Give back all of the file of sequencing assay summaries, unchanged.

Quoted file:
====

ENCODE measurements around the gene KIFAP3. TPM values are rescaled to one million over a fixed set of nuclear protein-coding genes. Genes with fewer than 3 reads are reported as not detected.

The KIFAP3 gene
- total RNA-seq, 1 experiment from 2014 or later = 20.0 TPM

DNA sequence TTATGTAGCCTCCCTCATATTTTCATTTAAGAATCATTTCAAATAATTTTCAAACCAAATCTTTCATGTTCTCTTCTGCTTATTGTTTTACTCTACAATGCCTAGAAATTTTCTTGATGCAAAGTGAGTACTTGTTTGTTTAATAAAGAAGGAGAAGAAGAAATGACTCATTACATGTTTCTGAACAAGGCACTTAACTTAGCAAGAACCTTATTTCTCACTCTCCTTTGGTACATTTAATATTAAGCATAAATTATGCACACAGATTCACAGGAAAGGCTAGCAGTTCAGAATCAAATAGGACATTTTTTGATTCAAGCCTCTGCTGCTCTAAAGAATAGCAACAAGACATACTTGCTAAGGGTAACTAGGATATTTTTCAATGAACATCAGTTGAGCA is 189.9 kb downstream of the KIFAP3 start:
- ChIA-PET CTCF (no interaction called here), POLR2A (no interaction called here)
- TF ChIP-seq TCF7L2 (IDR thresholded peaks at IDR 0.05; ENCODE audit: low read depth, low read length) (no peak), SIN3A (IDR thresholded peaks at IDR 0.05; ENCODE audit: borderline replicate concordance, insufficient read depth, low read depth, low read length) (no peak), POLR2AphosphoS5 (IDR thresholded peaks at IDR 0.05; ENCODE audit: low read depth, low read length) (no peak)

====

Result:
ENCODE measurements around the gene KIFAP3. TPM values are rescaled to one million over a fixed set of nuclear protein-coding genes. Genes with fewer than 3 reads are reported as not detected.

The KIFAP3 gene
- total RNA-seq, 1 experiment from 2014 or later = 20.0 TPM

DNA sequence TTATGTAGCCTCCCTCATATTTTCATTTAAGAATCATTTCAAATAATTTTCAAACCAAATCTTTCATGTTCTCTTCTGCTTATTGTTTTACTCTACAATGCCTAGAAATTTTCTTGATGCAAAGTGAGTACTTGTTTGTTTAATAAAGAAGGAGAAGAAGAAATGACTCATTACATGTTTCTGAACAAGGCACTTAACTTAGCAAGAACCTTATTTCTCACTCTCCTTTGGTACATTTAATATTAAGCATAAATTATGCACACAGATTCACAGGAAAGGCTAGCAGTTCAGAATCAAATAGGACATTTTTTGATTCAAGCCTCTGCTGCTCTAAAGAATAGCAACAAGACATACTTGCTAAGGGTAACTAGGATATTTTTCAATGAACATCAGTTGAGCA is 189.9 kb downstream of the KIFAP3 start:
- ChIA-PET CTCF (no interaction called here), POLR2A (no interaction called here)
- TF ChIP-seq TCF7L2 (IDR thresholded peaks at IDR 0.05; ENCODE audit: low read depth, low read length) (no peak), SIN3A (IDR thresholded peaks at IDR 0.05; ENCODE audit: borderline replicate concordance, insufficient read depth, low read depth, low read length) (no peak), POLR2AphosphoS5 (IDR thresholded peaks at IDR 0.05; ENCODE audit: low read depth, low read length) (no peak)